On December 4, 2016, Italian voters rejected a referendum to amend their constitution to give the government more power, and the Italian prime minister resigned. The resulting chaos has pushed Italy’s already-troubled banks into bankruptcy. First on the chopping block is the 500 year old Banca Monte dei Paschi di Siena SpA (BMP), the oldest surviving bank in the world and the third largest bank in Italy. The concern is that its loss could trigger the collapse of other banks and even of the eurozone itself.
There seems little doubt that BMP and other insolvent banks will be rescued. The biggest banks are always rescued, no matter how negligent or corrupt, because in our existing system, banks create the money we use in trade. Virtually the entire money supply is now created by banks when they make loans, as the Bank of England has acknowledged. When the banks collapse, economies collapse, because bank-created money is the grease that oils the wheels of production.
So the Italian banks will no doubt be rescued. The question is, how? Normally, distressed banks can raise cash by selling their non-performing loans (NPLs) to other investors at a discount; but recovery on the mountain of Italian bad debts is so doubtful that foreign investors are unlikely to bite. In the past, bankrupt too-big-to-fail banks have sometimes been nationalized. That discourages “moral hazard” — rewarding banks for bad behavior — but it’s at the cost of imposing the bad debts on the government. Further, new EU rules require a “bail in” before a government bailout, something the Italian government is desperate to avoid. As explained on a European website called Social Europe:
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The EU’s banking union, which came into force in January 2016, prescribes that when a bank runs into trouble, existing stakeholders — namely, shareholders, junior creditors and, sometimes, even senior creditors and depositors with deposits in excess of the guaranteed amount of €100,000 — are required to take a loss before public funds can be used . . . .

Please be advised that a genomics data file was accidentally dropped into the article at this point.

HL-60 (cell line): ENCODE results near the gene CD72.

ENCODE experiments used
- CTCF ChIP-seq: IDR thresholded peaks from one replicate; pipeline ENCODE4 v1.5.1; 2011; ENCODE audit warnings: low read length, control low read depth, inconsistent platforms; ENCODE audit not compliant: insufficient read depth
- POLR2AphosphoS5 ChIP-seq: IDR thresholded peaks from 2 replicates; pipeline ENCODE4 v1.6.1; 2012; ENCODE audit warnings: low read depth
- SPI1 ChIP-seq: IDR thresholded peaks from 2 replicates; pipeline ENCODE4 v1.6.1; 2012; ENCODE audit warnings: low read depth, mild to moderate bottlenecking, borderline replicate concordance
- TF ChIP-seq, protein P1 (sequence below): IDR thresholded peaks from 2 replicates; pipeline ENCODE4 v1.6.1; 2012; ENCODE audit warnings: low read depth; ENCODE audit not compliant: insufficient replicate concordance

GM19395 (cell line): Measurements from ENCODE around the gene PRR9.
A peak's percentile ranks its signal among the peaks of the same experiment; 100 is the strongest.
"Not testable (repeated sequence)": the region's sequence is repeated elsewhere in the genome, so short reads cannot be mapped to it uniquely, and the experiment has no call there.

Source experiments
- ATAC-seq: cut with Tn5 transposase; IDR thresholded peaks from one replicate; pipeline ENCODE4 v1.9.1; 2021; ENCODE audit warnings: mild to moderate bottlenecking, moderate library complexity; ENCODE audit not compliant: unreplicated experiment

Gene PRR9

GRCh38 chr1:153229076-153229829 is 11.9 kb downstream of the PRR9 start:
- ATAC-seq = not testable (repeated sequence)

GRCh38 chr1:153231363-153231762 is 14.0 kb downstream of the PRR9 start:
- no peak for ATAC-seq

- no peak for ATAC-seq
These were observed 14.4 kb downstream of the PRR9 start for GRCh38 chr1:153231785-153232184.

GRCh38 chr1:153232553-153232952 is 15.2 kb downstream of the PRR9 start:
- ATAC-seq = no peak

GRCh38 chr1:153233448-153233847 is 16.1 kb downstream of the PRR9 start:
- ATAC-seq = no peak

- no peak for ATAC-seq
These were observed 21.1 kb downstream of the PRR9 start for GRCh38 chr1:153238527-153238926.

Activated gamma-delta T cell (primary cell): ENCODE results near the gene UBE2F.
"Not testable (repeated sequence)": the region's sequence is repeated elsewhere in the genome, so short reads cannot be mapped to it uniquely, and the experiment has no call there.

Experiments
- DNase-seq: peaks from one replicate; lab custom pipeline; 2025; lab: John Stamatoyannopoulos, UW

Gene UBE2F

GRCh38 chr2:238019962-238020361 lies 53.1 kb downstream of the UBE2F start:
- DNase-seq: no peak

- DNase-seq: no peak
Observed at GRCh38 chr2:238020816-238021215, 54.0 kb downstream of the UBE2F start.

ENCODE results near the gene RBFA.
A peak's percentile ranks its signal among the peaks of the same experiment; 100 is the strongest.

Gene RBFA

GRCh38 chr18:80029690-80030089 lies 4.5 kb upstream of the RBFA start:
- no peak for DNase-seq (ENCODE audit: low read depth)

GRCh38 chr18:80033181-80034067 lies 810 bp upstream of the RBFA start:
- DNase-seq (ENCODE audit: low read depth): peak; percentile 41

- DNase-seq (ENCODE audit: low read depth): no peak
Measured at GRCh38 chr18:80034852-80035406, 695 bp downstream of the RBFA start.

[The problem is that] the subordinated bonds that would take a hit are not simply owned by well-off families and other banks: as much as half of the €60 billion of subordinated bonds are estimated to be owned by around 600,000 small savers, who in many cases were fraudulently mis-sold these bonds by the banks as being risk-free (as good as deposits basically).
The government got a taste of the potential backlash a year ago, when it forced losses onto the bondholders of four small banks. One victim made headlines when he hung himself and left a note blaming his bank, which had taken his entire €100,000 savings.
Goldman Sachs Weighs in
It is not just the small savers that are at risk. According to a July 2016 article titled “Look Who’s Frantically Demanding That Taxpayers Stop Italy’s Bank Meltdown“:
The total exposure of French banks and private investors alone to Italian government debt exceeds €250 billion. Germany holds €83.2 billion worth of Italian bonds. Deutsche bank alone has nearly €12 billion worth of Italian bonds on its books. The other banking sectors most at risk of contagion are Spain (€44.6 billion), the U.S. (€42.3 billion) the UK (€29.8 billion) and Japan (€27.6 billion).
. . . All of which helps to explain why banks and their representatives at the IMF and the ECB are frantically demanding a no-expenses-spared taxpayer-funded rescue of Italy’s banking system.
It could also explain why Goldman Sachs took it upon itself to propose a way out of this dilemma: instead of buying Italian government bonds in their quantitative easing program, the ECB and the central bank of Italy could buy the insolvent banks’ nonperforming loans.
As observed in a July 2016 article in The Financial Times titled “Goldman: Italy’s Bank Saga — Not Such a Big Deal,” Italy’s NPLs then stood at €210bn, and the ECB was buying €120bn per year of outstanding Italian government bonds as part of its quantitative easing (QE) scheme. The author quoted Goldman’s Francesco Garzarelli, who said, “by the time QE is over — not sooner than end 2017, on our baseline scenario — around a fifth of Italy’s public debt will be sitting on the Bank of Italy’s balance sheet.” Bringing the entire net stock of bad loans onto the government’s balance sheet, he said, would be equivalent to just nine months’ worth of Italian government bond purchases by the ECB.
Buying bank debt with money generated by the central bank would rescue the banks without cost to the taxpayers, the bondholders or the government. So why hasn’t this option been pursued?
The Inflation Objection
Perhaps the concern is that it would be inflationary. But UK Prof. Richard Werner, who invented the term “quantitative easing” when he was advising the Japanese in the 1990s, says inflation would not result. In 2012, he proposed a similar solution to the European banking crisis, citing three successful historical precedents.